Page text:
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Sherlock Holmes of Baker Street: A Life of the World's First Consulting Detective

4.43  ·  Rating details ·  10,376 ratings  ·  45 reviews
From the Dust Jacket:
Although millions know of Sherlock Holmes through the chronicles of his exploits written by Dr. Watson, it is only now that, owing to his recent death, the full biography and facts of his life can be brought before the public. This volume brings together for the first time every known fact that can be fully authenticated about the life of one of the wo
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Hardcover, 336 pages
Published August 7th 1995 by Wings Books / Random House Value Publishing (first published 1962)
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Average rating 4.43  · 
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 ·  10,376 ratings  ·  45 reviews


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Oliver Baer
Jan 05, 2019 rated it really liked it  ·  review of another edition
An enjoyable read of Sherlock Holmes' biography as if he were a real person. I personally enjoyed how Baring-Gould threaded together the canon with what we now would call fan-fiction (the book was published in 1962) and his own speculation. It even reads like many biographies, at some points a bit slow-going, but then it picks up again. To those scholars wanting to know more about Baring-Gould's research or completists of the canon, I recommend reading Appendix II, which is a bibliographic compi ...more
C.O. Bonham
Jul 28, 2011 rated it it was ok
Shelves: sherlockia
For a biography of a fictional person it really wasn't very interesting. The narritave is largely just paraphrasing of Doyle's adventures with a lot of speculation thrown in.

If you do decide to read this do try to find a copy of "Profile By Gaslight: an irregular reader about the private life of Sherlock Holmes" Edited by: Edgar W. Smith Published by: Simon & Schuster NY 1944. "Profile By Gaslight" is referenced a lot in Baring-Gould's foot notes and is on it's own a much more interesting read.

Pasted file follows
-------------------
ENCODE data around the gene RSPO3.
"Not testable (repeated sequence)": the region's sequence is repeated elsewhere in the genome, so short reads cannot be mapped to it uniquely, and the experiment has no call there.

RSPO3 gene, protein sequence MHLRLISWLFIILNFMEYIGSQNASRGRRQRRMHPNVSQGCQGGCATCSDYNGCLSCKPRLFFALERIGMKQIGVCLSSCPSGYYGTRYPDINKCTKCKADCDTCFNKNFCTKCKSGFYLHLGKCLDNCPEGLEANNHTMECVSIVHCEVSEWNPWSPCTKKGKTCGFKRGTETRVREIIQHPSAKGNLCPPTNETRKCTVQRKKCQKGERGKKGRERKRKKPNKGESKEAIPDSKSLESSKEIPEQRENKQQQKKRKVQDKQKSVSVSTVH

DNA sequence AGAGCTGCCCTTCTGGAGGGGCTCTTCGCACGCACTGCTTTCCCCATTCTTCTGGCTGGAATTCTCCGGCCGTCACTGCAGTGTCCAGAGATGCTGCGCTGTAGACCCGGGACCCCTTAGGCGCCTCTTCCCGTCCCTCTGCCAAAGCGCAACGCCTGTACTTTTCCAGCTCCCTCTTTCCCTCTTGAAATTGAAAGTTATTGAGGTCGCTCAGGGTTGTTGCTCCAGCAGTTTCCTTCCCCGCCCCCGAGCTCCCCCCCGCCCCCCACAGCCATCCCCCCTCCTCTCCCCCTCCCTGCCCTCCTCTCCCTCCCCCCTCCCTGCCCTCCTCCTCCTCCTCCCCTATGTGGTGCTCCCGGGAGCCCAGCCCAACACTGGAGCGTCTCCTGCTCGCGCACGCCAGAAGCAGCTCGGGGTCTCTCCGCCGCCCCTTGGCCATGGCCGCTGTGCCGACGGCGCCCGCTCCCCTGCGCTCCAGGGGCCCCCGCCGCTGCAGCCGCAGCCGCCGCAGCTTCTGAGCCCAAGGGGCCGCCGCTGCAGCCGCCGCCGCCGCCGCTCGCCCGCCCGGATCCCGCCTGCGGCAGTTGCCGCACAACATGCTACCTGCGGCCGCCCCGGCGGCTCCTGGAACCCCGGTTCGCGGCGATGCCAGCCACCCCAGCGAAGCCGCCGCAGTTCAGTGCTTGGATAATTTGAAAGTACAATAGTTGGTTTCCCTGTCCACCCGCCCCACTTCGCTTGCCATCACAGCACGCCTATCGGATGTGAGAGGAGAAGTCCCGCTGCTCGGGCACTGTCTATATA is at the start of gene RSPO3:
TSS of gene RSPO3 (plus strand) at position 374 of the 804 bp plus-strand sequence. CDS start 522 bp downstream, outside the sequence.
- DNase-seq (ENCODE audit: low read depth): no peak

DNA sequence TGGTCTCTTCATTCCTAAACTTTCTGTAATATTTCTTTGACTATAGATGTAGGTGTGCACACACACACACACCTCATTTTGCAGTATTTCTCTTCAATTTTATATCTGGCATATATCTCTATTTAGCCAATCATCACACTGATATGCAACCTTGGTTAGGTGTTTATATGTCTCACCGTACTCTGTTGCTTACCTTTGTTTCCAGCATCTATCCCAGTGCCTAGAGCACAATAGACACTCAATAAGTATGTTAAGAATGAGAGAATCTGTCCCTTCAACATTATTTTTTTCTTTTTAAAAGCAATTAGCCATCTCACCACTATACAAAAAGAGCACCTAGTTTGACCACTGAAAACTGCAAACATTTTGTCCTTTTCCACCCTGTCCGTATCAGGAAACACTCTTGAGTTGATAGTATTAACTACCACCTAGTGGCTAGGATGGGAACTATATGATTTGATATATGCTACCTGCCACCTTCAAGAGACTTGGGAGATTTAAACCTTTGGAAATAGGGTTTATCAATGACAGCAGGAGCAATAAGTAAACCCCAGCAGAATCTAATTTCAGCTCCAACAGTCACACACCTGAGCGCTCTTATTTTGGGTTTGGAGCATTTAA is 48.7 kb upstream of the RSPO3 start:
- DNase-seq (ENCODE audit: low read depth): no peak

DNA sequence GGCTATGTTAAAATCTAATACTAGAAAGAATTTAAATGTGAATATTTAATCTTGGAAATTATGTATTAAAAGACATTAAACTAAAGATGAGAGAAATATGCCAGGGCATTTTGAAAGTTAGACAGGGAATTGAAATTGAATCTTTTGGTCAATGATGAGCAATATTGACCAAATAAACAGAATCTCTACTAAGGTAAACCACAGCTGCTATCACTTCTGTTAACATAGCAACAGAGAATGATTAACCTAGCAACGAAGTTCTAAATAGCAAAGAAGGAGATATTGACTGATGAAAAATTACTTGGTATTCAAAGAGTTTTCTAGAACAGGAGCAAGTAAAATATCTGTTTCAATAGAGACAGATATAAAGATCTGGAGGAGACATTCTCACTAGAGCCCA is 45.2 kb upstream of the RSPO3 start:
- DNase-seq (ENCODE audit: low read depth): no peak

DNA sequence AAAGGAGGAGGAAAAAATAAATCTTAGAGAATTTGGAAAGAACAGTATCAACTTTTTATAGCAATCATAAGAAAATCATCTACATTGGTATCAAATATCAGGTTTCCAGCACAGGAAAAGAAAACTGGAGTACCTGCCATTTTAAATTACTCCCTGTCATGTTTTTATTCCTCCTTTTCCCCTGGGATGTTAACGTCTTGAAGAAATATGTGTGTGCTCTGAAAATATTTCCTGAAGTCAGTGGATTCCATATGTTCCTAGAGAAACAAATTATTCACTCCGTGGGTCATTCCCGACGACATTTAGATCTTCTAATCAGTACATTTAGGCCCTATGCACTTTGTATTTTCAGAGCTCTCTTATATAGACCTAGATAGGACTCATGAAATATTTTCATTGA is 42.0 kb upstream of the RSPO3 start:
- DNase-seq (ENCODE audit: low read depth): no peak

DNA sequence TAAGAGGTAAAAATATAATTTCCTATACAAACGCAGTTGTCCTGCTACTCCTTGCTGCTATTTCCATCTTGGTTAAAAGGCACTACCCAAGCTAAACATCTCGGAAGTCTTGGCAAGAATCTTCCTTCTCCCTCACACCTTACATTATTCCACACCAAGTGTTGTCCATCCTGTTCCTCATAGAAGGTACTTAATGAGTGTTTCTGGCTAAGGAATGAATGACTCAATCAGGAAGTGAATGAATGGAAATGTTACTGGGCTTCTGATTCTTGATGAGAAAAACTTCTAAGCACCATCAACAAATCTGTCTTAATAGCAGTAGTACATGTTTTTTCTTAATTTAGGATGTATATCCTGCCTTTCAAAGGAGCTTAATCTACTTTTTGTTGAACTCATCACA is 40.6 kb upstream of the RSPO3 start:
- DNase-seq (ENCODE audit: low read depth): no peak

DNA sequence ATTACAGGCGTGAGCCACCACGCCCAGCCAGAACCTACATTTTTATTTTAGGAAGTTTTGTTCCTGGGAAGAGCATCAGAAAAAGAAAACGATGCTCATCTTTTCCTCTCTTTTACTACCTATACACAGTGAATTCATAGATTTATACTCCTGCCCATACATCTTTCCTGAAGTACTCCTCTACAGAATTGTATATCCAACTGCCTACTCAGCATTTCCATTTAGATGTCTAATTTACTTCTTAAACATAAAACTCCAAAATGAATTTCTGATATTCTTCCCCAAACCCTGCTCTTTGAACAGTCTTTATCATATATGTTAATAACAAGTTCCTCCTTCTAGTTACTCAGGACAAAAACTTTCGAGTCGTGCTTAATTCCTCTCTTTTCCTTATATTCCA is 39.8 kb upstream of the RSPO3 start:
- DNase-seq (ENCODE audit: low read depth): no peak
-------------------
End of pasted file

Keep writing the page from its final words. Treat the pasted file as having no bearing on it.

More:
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M.R. Graham
A fascinating piece of scholarship, expertly blending fact with surmise. Baring-Gould does an excellent job of untangling Watson's obfuscations, reading between the lines, and catching odd clues left by the Detective's biographer.
Unfortunately, the conclusion left something to be desired. One would think that so respected a Holmesian scholar would have noted that, to date, The Times has yet to publish an obituary for Sherlock Holmes. I credit The Times' editorial staff with both the resources an
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Anthony
Jan 16, 2012 rated it it was amazing
What an incredibly fun read. Yes, it's dry and clinical in spots, but what biography isn't? Baring-Gould clearly did his research, drawing from Conan Doyle's published stories of the Great Detective and building on concepts introduced by other Holmesian scholars. He here constructs a fully detailed and authentic biography not just of Sherlock Holmes but of his brother Mycroft and their parents. (Given somewhat short shrift is oldest Holmes brother Sherrinford, a country squire.) Baring-Gould's w ...more
Tim
Feb 06, 2014 rated it liked it  ·  review of another edition
Shelves: mystery-suspense
Late last night, I finished this singular title from Holmesian studies: Sherlock Holmes of Baker Street by the late W.S. Baring-Gould, a Holmesian scholar of note. (First published, 1962; this vintage paperback edition is from 1963, the second printing.)

This might be the pinnacle of scholarly literature concentrating on “The Game” of treating Holmes and Watson as real people (according to Wikipedia, Ronald Knox, the English theologian, gets credit for inventing “The Game”). It’s a complete biogr
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Liz
Jul 09, 2014 rated it it was ok  ·  review of another edition
Shelves: sherlockiana
This is a pastiche biography of Sherlock Holmes which maps out a chronology of all of his adventures and includes Baring-Gould's headcanons about Holmes. I mostly read this for research purposes. Since this book was so influential among Sherlockians, I figured it was required reading. Props to this guy for doing the hard work of putting together a timeline, but the reading was a bit of a slog at times, since it was more or less a summary of the canon. Baring-Gould's headcanons also wildly diverg ...more
Ron Chicaferro
May 25, 2011 rated it it was amazing
If you're a fan of the worlds first consulting detective then you might want to read this wonderful book, Sherlock Holmes of Baker Street by William S. Baring-Gould. The book was published in 1962 so it may be hard to find but it is the most definitive of the Holmes books. Baring-Gould spent 20 years researching all the aspects of the Conan-Doyle stories to either prove or disprove many of the aspects of the Holmes stories that have been adopted by other authors. Its a fascinating look into a ch ...more